Christopher Lydon, in cooperation with Public Radio International, has launched a new radio show designed to gateway to radio some of the conversations that are happening in the blogosphere, and elsewhere on the net.
The show, to be titled Open Source (and no, it’s not about software), launched May 30, in Boston on WGBH Radio 89.7, airing Monday – Thursday at 7 p.m. According to <a href="http://www.pri.org/
PublicSite/inside/text_network.html#”>the PRI press release, starting July 4, PRI will feed the program live nationwide, making it available to its 727 affiliate stations for broadcast and simulcast streaming, and offering additional feeds for stations in other time zones. Open Source will also be available for streaming via station websites.
Lydon says: “Open Source aims to begin conversations on the Web each day and invite a worldwide audience to contribute topics, guests, and information that advances understanding of issues and ideas.”
I had lunch the other day with Steve Salyer, the president of PRI, and Doug Carlston, the chairman, and it’s clear that this show is just the tip of the iceberg. Like the BBC (whose shows it distributes in the US), PRI is broadly interested in engaging with what Dan Gillmor calls “the former audience” to develop content, and engage radio in the remix culture of the internet.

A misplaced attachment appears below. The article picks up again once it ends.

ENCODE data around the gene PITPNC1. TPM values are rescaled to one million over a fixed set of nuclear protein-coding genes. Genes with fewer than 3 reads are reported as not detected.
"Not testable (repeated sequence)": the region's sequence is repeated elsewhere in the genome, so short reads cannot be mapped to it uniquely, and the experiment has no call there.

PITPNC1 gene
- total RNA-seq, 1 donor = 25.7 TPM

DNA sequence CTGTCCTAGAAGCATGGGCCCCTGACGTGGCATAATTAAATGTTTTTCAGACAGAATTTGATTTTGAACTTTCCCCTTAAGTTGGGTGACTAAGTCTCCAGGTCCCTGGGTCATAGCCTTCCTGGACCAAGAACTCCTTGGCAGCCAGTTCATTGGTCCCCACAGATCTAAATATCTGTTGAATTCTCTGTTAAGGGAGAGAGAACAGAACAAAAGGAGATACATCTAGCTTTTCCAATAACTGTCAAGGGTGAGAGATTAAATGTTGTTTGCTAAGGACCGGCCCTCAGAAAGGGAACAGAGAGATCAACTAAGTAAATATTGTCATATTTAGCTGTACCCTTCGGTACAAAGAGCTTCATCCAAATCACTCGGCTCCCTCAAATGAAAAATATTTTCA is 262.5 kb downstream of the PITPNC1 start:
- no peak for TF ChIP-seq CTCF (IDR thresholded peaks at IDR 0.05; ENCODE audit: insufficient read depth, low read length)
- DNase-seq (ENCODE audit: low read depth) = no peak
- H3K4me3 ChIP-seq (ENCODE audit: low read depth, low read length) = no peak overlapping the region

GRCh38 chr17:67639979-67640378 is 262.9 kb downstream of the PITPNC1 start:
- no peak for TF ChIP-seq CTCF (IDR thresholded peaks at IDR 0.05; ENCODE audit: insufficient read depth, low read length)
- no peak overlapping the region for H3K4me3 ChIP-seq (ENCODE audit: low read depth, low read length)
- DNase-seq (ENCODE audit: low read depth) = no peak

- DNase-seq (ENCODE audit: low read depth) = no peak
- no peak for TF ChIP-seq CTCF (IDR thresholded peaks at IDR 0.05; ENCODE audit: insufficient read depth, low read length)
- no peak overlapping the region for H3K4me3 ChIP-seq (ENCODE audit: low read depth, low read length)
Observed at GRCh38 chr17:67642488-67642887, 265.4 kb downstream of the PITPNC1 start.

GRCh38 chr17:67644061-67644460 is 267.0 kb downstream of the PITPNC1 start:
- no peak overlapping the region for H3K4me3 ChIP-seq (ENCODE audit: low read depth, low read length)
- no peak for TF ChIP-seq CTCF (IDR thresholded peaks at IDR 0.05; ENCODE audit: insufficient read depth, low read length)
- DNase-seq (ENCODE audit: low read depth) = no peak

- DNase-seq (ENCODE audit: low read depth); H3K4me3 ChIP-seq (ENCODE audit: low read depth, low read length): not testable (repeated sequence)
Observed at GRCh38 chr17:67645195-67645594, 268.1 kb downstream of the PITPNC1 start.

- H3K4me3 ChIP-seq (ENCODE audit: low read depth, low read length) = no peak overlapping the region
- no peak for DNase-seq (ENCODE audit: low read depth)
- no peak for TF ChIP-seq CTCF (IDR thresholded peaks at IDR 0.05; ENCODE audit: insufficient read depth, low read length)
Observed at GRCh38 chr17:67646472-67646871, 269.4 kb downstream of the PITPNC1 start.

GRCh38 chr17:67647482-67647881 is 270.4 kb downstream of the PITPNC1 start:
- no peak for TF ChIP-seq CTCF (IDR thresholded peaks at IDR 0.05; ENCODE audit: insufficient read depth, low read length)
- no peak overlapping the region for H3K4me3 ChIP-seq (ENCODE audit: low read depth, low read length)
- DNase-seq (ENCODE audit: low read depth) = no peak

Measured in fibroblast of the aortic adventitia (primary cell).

For a clue to their thinking (also from the press release): ” ‘Stations carrying the program will become entry points for a worldwide community of participants,’ says Debra May Hughes, chief operating officer of Public Interactive and the person overseeing design of the Web components. ‘People log onto the Web at night the way they used to turn on the television set. We want to connect them to radio, and radio to them, while they are online.'”
I’m fascinated by the gateways that are emerging between old media and new. There are a lot of content silos, on the internet as well as off, and a lot of the most interesting things happen at the interfaces.